# Can Block Reward Halving Still Increase Value?

There has been a lot of chatter lately about an impending event that represents a drastic change in the world of Bitcoin: In about 3 days the block reward is going to be cut in half from 50 BTC to 25. While it’s immediately obvious that this has potentially severe implications for miners everywhere, there is another aspect of the block reward change that opinions seem torn on, and I for one would like to take the temperature of the community.

It is known that the block reward is changing. It is known that it will be changing very soon. It is known that decreasing the inflation of a currency increases its scarcity and therefore its value. What’s not known is exactly how a market will react when the change is drastic and they can see it coming a mile away.

Bitcoin currently experiences an annual rate of inflation of about 33% – with the halving of the block reward that rate drops drastically to about 12.5%. Subsequent halvings will drop the inflation rate slowly to zero at which point Bitcoin becomes truly deflationary. We have sound economic theory for what should happen at every step along the way, but very few examples from real life where a massive reduction in the availability of an asset can be seen with exact precision years in advance. We don’t know the time scale of the market’s reaction.

The Bitcoin community seems to have divided opinions about what we’re likely to see in a few days, and while there are many theories most fall into one of two camps:

1. The majority of the community is ignorant of the inner workings of Bitcoin, especially the inner workings of Bitcoin mining. Most of them won’t see the scarcity coming so we can expect a large increase in BTC value following the block reward halving – it’s simple supply and demand.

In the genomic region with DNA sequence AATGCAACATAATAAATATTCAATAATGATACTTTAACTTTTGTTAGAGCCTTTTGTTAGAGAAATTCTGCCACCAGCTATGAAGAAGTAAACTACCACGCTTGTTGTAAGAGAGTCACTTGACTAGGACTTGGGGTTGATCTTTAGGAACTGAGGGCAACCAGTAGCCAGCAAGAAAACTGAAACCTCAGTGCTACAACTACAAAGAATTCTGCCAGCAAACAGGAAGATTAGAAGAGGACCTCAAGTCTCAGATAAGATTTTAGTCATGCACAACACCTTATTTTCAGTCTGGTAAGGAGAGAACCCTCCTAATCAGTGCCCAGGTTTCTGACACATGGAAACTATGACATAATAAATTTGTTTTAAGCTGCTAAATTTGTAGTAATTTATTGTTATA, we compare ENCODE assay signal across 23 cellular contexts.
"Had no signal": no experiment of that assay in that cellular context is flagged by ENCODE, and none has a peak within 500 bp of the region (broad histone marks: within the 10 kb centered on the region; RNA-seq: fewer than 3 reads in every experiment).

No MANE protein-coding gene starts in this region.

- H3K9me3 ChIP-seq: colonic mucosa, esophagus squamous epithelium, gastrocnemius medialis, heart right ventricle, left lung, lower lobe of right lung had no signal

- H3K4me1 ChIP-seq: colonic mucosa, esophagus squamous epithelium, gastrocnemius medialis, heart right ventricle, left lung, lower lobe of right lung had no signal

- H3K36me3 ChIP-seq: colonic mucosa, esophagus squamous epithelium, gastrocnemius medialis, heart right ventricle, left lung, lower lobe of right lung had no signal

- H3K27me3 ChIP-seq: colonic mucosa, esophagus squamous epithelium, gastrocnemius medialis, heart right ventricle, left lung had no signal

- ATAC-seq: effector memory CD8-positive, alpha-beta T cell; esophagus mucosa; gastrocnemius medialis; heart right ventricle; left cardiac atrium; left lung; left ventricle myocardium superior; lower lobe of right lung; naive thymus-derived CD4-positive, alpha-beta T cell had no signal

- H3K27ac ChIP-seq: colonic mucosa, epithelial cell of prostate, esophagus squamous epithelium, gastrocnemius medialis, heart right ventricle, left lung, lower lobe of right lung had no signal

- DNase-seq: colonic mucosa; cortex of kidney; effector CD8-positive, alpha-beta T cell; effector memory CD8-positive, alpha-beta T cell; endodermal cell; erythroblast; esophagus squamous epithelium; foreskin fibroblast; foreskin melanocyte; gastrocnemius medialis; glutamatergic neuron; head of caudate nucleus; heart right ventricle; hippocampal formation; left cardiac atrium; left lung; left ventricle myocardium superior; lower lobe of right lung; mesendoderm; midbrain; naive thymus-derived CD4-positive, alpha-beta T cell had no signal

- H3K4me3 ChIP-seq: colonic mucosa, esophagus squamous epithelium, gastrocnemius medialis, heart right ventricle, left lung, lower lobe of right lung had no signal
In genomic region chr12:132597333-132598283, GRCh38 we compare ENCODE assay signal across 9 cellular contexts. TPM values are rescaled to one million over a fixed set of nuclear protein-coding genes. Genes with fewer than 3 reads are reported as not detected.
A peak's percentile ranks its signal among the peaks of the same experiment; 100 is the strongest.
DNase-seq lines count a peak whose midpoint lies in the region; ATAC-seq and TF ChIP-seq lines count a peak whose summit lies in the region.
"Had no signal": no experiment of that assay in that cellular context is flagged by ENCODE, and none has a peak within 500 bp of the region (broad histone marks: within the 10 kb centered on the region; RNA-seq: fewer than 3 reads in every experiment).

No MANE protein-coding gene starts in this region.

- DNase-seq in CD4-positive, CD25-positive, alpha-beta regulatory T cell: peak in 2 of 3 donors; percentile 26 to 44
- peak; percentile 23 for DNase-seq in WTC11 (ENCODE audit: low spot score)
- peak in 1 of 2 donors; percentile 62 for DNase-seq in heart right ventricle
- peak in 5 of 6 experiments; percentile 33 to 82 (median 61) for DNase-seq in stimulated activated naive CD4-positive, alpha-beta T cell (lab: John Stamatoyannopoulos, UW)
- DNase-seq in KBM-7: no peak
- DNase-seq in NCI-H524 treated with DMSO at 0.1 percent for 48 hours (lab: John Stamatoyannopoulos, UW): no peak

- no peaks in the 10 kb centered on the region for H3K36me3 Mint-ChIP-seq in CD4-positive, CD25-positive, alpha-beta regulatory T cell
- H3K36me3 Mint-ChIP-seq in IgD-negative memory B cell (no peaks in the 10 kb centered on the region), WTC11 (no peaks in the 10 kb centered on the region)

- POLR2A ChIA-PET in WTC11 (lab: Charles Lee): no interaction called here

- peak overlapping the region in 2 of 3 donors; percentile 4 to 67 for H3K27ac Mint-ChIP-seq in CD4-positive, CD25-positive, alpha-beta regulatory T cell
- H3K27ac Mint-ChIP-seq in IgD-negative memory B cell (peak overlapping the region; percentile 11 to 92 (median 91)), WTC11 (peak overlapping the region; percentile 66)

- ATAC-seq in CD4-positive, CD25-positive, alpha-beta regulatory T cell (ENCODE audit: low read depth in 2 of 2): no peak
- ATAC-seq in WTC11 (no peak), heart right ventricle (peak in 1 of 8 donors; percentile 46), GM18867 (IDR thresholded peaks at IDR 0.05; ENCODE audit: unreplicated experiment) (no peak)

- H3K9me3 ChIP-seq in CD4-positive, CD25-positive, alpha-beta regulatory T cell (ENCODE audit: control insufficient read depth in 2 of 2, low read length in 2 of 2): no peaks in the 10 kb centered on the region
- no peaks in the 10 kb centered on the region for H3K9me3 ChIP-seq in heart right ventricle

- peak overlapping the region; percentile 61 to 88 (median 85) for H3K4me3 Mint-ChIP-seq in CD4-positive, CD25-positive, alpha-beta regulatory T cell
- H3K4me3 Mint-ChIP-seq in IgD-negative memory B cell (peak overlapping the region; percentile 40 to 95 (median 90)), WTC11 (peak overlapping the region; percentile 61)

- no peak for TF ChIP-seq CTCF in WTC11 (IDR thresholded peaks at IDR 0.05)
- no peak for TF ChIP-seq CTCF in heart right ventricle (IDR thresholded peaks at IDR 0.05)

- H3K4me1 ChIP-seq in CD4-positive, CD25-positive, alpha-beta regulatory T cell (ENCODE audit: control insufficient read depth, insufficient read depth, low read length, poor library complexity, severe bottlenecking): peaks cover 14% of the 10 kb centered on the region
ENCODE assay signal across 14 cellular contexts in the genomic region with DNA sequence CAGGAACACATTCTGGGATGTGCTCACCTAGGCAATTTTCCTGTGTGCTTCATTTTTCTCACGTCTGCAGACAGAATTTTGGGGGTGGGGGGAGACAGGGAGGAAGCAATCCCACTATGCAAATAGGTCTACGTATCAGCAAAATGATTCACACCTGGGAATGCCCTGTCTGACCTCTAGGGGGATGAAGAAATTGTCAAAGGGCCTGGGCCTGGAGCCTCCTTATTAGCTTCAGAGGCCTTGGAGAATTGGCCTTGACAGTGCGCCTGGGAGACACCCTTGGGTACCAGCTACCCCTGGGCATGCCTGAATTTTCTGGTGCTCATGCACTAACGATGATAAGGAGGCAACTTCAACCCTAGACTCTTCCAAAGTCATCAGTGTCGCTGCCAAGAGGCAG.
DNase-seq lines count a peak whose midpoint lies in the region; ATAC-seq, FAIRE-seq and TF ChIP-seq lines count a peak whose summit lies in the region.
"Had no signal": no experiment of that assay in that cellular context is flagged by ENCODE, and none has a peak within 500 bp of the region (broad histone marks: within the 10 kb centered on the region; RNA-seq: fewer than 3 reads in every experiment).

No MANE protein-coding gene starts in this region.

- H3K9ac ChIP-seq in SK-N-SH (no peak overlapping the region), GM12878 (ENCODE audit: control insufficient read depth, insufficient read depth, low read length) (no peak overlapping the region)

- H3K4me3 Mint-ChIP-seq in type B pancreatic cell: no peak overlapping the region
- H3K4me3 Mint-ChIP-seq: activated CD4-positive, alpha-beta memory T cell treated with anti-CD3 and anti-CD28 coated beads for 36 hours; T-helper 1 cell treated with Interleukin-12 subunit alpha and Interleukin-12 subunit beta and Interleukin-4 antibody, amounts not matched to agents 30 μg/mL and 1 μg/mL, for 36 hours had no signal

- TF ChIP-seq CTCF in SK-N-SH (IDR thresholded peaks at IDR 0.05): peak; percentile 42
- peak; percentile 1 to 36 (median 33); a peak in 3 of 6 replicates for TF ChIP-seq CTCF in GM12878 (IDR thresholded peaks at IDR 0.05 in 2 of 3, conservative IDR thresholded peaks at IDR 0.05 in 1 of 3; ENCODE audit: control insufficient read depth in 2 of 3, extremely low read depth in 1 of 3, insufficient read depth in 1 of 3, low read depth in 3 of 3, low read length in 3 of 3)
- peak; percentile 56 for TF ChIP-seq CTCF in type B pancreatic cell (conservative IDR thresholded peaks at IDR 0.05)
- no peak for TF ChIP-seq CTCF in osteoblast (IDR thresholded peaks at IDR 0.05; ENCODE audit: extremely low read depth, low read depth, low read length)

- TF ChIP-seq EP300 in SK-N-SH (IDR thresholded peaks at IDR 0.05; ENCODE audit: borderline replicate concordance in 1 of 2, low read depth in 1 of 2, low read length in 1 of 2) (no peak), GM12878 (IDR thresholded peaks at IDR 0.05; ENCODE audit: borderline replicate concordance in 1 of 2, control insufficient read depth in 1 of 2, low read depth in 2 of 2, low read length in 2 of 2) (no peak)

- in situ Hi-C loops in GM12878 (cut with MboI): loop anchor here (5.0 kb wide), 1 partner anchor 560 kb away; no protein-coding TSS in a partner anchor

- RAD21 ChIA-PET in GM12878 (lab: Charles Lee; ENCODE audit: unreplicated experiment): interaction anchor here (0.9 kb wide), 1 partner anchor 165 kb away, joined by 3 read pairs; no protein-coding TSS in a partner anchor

2. Bitcoin is not only transparent about these things but has a community that knows and cares about them, too. Most Bitcoin users have seen this coming for a long time and the block reward halving is responsible for the price rise from $5 to$12 we’ve seen in recent days – it’s still simple supply and demand but the timeline is different.

It’s hard to know which opinion is right. Bitcoin is extremely transparent and it’s easy to see most of the market forces at play, but this specific issue comes down to one difficult-to-answer question: what percent of the community is aware of the impending change? It’s a hard statistic to find with any accuracy, but just for the hell of it I’m going to ask my audience anyway:

Will Bitcoin's value increase with the reward drop?

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I think that the market knows this is coming but that just means that when the new supply gets cut in half we will know why the miners have suddenly doubled the price they are willing to sell their fresh new coins for. They won't be able to get double the price until the supply actually gets cut in half so we have to wait for the event to actually happen before the market effects can be seen.

2. _bc says:

Not everyone needs to see this coming. Most miners see it, and have acted accordingly. They've influenced the market with their actions/inactions, and hardware.

Having said that, there was volatility before the halving, and there will be volatility after the halving.

Great work on the blog. Keep them coming, please.

3. Nicolai Hel says:

The supply of BTC will not be reduced. The rate of increase of supply will halve. This is disinflationary, not deflationary. There will continue to be more and more BTC available so to say that there is a "scarcity coming" due to the halving is incorrect and beside the point.

It is likely that the rate of adoption of BTC among new users, businesses and niches will continue to grow and probably exponentially for quite a while, so the difference between this growth rate and the reduced linear growth rate of the Bitcoin monetary base is what matters here.